Companies Bill, 2011: Duties of Directors

The Companies Act, 1956 does not contain any specific provision that generally governs the duties of directors. The duties are instead governed by common law, which judges are required to apply to a given set of facts and circumstances. Under common law, there are two broad sets of director duties: (i) duty to act with skill, care and diligence, and (ii) fiduciary duties (to act in the interests of the company, to avoid conflicts of interest and to act for proper purposes). However, past track record in India indicates that cases where common law director duties have been applied are few and far between. For this reason, duties of directors are incapable of being defined as clearly as one can in other jurisdictions, particularly in the developed markets.
In order to induce a greater level of clarity in directors’ duties, the Companies Bill, 2011 has a specific provision that deals with the subject matter. Clause 166 of the Bill is substantially similar to the provision contained in the Companies Bill, 2009, with some iteration. The UK too adopted the strategy of codifying directors’ duties in the Companies Act, 2006 (sections 171-177).
The following are some of the primary duties specified by the Companies Bill, 2011:
– to act in accordance with the articles;
– to act in good faith and in the best interests of the company, its employees, the shareholders, the community and for the protection of the environment;
– to exercise due and reasonable care, skill and diligence, and exercise independent judgment;
– not to involve in a situation that presents a conflict of interest;
– not to achieve any undue gain or advantage (and to return any equivalent amount to the company if such gain or advantage is indeed made); and
– not to assign office.
In case of any breach of duties, it would also amount to a criminal offence with punishment of Rs. 1 lakh to Rs. 5 lakhs. This is different from the common law position where there is an only civil liability for breach.
At the outset, it is necessary to note that this is only a partial codification of directors’ duties. It is not possible to prescribe rules for every situation in which directors’ actions can be judged. That necessarily has to be left for a principles-based determination, usually by judges in specific cases, and hence the role of courts in implementing these duties cannot be taken away. While the statutory provisions do give some guidance, much would depend on the manner in which courts interpret these duties, on which previous jurisprudence is scant. Moreover, with issues surrounding delays and costs in the court system, it is not clear if a body of judge-made law (in terms of principles) is likely to emerge to guide the actions of directors. Hence, it is not clear if the codification of the duties will necessarily result in a tangible enhancement when it comes to enforcing the duties.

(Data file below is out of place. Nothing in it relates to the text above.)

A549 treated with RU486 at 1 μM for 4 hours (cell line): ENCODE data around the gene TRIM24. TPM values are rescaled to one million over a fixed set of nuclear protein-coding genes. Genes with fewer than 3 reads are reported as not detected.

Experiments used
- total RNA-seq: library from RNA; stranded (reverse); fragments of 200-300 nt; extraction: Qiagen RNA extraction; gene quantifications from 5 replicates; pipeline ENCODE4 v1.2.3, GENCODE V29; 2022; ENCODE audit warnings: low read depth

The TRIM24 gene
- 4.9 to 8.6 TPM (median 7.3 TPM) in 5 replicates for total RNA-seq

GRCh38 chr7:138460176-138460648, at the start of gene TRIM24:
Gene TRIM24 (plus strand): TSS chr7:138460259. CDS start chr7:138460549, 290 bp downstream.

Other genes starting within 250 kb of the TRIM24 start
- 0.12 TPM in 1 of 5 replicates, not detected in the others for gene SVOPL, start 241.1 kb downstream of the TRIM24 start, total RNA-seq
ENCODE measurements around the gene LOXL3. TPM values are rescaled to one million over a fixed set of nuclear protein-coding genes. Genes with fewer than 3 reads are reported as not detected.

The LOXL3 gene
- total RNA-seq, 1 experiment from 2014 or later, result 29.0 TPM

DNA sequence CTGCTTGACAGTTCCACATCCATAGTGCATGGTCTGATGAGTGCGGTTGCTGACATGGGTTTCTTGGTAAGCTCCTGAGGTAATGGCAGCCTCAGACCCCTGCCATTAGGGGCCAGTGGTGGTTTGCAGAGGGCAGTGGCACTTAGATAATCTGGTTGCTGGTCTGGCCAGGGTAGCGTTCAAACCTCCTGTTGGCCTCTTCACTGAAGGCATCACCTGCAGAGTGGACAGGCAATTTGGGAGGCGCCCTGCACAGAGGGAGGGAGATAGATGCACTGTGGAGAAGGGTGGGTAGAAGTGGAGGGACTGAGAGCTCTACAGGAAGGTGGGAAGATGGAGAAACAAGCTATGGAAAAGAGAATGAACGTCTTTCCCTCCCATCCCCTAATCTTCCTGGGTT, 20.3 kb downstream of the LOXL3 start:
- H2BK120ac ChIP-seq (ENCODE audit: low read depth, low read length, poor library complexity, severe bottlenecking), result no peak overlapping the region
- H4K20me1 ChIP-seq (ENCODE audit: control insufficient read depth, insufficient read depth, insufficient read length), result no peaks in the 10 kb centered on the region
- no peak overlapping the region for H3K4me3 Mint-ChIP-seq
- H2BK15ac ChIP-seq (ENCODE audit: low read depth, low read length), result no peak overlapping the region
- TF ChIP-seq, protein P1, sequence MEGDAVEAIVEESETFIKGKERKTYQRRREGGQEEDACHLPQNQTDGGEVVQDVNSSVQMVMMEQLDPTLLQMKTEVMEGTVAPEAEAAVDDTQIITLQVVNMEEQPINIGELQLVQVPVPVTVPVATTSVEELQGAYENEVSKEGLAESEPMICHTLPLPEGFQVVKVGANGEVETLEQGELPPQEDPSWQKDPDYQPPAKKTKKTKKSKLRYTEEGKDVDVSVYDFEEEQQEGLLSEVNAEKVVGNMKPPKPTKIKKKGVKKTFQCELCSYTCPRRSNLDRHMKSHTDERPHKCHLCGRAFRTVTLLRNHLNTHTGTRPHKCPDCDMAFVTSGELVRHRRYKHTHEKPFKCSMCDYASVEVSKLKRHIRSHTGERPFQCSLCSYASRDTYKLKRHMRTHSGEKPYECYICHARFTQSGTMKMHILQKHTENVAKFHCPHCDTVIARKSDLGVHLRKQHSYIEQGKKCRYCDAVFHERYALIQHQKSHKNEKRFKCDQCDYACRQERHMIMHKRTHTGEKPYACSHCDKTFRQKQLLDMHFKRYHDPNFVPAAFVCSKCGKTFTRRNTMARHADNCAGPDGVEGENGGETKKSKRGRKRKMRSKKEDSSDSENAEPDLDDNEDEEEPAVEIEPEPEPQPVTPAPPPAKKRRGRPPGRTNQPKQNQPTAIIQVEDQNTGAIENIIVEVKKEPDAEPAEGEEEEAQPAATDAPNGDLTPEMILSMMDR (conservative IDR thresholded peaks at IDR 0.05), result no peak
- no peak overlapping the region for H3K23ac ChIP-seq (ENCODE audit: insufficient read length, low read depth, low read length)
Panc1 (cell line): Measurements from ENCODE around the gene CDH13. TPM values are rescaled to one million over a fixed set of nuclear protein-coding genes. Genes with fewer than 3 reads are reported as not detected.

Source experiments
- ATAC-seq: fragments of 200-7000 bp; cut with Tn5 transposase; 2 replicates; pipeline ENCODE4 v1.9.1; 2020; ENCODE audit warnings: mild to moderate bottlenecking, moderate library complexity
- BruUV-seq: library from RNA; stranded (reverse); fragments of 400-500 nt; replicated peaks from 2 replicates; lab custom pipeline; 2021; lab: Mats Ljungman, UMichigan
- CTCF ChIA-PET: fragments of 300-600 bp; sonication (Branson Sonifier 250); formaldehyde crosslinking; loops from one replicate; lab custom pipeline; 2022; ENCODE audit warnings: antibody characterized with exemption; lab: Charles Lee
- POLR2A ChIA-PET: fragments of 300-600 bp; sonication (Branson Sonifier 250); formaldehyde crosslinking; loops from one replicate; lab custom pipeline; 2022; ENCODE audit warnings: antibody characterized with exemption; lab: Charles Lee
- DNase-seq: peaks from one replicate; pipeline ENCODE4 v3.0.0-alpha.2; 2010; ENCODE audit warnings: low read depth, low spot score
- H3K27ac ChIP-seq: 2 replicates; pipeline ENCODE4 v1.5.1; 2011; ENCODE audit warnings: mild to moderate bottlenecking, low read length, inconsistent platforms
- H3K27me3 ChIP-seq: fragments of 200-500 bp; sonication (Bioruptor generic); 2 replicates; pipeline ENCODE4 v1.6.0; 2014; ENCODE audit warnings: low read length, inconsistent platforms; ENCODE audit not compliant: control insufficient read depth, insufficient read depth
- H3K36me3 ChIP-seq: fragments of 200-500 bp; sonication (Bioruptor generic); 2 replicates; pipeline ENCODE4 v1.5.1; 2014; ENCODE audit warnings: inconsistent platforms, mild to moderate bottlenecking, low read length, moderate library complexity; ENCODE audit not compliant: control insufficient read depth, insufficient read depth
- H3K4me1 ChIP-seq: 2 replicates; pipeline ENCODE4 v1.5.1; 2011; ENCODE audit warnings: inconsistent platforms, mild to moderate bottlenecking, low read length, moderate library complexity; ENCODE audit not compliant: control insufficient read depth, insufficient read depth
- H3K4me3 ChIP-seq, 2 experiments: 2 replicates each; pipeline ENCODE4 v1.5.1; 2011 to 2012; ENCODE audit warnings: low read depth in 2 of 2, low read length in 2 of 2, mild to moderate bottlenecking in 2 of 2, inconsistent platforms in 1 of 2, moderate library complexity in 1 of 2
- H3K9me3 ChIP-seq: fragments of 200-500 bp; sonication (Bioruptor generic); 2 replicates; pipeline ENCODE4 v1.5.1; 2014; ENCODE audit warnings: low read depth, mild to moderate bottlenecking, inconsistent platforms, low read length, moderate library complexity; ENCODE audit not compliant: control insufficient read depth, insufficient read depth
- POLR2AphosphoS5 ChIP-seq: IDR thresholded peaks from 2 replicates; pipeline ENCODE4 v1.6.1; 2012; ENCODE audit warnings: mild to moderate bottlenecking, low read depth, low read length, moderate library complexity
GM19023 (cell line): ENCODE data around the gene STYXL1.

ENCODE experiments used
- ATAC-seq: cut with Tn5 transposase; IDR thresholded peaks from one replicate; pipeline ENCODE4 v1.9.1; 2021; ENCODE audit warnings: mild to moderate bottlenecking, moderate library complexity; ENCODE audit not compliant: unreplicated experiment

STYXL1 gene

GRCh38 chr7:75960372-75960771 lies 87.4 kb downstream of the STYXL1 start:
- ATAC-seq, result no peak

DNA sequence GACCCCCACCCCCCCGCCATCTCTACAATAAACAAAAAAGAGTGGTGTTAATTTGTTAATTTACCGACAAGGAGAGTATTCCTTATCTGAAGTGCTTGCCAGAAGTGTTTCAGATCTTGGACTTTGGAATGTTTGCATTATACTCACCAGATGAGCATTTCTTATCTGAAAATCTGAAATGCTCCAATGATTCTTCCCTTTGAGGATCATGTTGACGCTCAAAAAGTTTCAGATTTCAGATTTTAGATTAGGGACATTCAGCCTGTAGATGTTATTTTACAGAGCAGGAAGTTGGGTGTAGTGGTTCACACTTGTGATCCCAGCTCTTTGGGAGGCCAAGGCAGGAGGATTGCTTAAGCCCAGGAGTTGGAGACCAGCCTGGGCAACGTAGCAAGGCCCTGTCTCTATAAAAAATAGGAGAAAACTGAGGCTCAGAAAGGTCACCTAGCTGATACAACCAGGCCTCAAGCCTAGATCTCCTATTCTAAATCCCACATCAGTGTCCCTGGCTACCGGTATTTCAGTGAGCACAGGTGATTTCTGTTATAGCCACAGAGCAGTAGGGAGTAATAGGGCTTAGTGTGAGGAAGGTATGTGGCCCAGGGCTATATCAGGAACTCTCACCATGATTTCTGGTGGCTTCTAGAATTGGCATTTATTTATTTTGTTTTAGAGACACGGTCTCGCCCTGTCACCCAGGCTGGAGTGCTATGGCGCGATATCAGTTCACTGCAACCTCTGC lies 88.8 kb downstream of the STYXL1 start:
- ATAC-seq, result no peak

One crucial change from the duties contained in the Companies Bill, 2009 is noteworthy. The previous Bill required directors to act in the best interest of the company. This epitomizes the shareholder model of corporate governance wherein the primary role of the directors is to protect the interests of the shareholders, and at most the interests of creditors in the event of insolvency. However, the new Bill also requires directors to act in the interests of “employees, the shareholders, the community and for the protection of the environment”. This encapsulates the stakeholder model of corporate governance wherein the directors are required to take into account the non-shareholder constituencies as well. This is consistent with the renewed emphasis on CSR, which has been discussed earlier. While it seems unlikely that any duties owed by directors in connection with non-shareholder constituencies can be justifiable or enforceable in a court of law, this at least prevents shareholders from initiating actions against directors for not solely (or even primarily) considering shareholder interests.

A similar debate was played out when the Companies Act, 2006 was enacted in the UK (and specifically section 172 thereof) where the end-result was the concept of an “enlightened shareholder value” model.

About the author

Umakanth Varottil

Umakanth Varottil is an Associate Professor at the Faculty of Law, National University of Singapore. He specializes in corporate law and governance, mergers and acquisitions and cross-border investments. Prior to his foray into academia, Umakanth was a partner at a pre-eminent law firm in India.

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